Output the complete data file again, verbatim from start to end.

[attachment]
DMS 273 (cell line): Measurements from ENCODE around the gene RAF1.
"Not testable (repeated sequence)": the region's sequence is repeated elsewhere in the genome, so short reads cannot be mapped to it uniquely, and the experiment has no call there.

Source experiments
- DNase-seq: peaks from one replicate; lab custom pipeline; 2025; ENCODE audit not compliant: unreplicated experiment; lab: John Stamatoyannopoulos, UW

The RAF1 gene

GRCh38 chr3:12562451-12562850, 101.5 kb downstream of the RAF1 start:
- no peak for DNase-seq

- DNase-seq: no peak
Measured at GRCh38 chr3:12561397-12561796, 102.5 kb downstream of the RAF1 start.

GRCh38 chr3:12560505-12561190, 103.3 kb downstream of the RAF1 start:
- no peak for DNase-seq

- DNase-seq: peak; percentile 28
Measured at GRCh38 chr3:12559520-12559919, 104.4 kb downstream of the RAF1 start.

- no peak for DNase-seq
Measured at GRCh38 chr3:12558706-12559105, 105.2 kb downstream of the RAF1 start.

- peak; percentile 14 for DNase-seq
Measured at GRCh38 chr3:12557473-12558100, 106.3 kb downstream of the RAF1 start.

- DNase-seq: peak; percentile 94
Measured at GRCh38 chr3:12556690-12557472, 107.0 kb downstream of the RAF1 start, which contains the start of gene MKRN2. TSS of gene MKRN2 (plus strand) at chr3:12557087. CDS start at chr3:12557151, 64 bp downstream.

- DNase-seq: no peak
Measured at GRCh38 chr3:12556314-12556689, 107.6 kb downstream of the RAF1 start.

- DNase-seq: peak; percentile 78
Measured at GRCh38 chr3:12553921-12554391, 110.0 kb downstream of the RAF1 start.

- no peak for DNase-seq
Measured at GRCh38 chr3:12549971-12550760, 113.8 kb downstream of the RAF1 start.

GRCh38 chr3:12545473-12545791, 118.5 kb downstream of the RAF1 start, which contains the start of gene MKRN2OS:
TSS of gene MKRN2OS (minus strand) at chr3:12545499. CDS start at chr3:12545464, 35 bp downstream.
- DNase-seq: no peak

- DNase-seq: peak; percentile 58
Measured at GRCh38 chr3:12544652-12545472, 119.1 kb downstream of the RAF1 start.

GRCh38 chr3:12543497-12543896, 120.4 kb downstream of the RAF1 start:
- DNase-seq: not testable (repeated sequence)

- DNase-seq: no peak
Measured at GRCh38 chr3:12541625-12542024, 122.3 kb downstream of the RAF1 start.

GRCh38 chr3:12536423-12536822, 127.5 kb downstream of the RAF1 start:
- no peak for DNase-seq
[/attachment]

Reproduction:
DMS 273 (cell line): Measurements from ENCODE around the gene RAF1.
"Not testable (repeated sequence)": the region's sequence is repeated elsewhere in the genome, so short reads cannot be mapped to it uniquely, and the experiment has no call there.

Source experiments
- DNase-seq: peaks from one replicate; lab custom pipeline; 2025; ENCODE audit not compliant: unreplicated experiment; lab: John Stamatoyannopoulos, UW

The RAF1 gene

GRCh38 chr3:12562451-12562850, 101.5 kb downstream of the RAF1 start:
- no peak for DNase-seq

- DNase-seq: no peak
Measured at GRCh38 chr3:12561397-12561796, 102.5 kb downstream of the RAF1 start.

GRCh38 chr3:12560505-12561190, 103.3 kb downstream of the RAF1 start:
- no peak for DNase-seq

- DNase-seq: peak; percentile 28
Measured at GRCh38 chr3:12559520-12559919, 104.4 kb downstream of the RAF1 start.

- no peak for DNase-seq
Measured at GRCh38 chr3:12558706-12559105, 105.2 kb downstream of the RAF1 start.

- peak; percentile 14 for DNase-seq
Measured at GRCh38 chr3:12557473-12558100, 106.3 kb downstream of the RAF1 start.

- DNase-seq: peak; percentile 94
Measured at GRCh38 chr3:12556690-12557472, 107.0 kb downstream of the RAF1 start, which contains the start of gene MKRN2. TSS of gene MKRN2 (plus strand) at chr3:12557087. CDS start at chr3:12557151, 64 bp downstream.

- DNase-seq: no peak
Measured at GRCh38 chr3:12556314-12556689, 107.6 kb downstream of the RAF1 start.

- DNase-seq: peak; percentile 78
Measured at GRCh38 chr3:12553921-12554391, 110.0 kb downstream of the RAF1 start.

- no peak for DNase-seq
Measured at GRCh38 chr3:12549971-12550760, 113.8 kb downstream of the RAF1 start.

GRCh38 chr3:12545473-12545791, 118.5 kb downstream of the RAF1 start, which contains the start of gene MKRN2OS:
TSS of gene MKRN2OS (minus strand) at chr3:12545499. CDS start at chr3:12545464, 35 bp downstream.
- DNase-seq: no peak

- DNase-seq: peak; percentile 58
Measured at GRCh38 chr3:12544652-12545472, 119.1 kb downstream of the RAF1 start.

GRCh38 chr3:12543497-12543896, 120.4 kb downstream of the RAF1 start:
- DNase-seq: not testable (repeated sequence)

- DNase-seq: no peak
Measured at GRCh38 chr3:12541625-12542024, 122.3 kb downstream of the RAF1 start.

GRCh38 chr3:12536423-12536822, 127.5 kb downstream of the RAF1 start:
- no peak for DNase-seq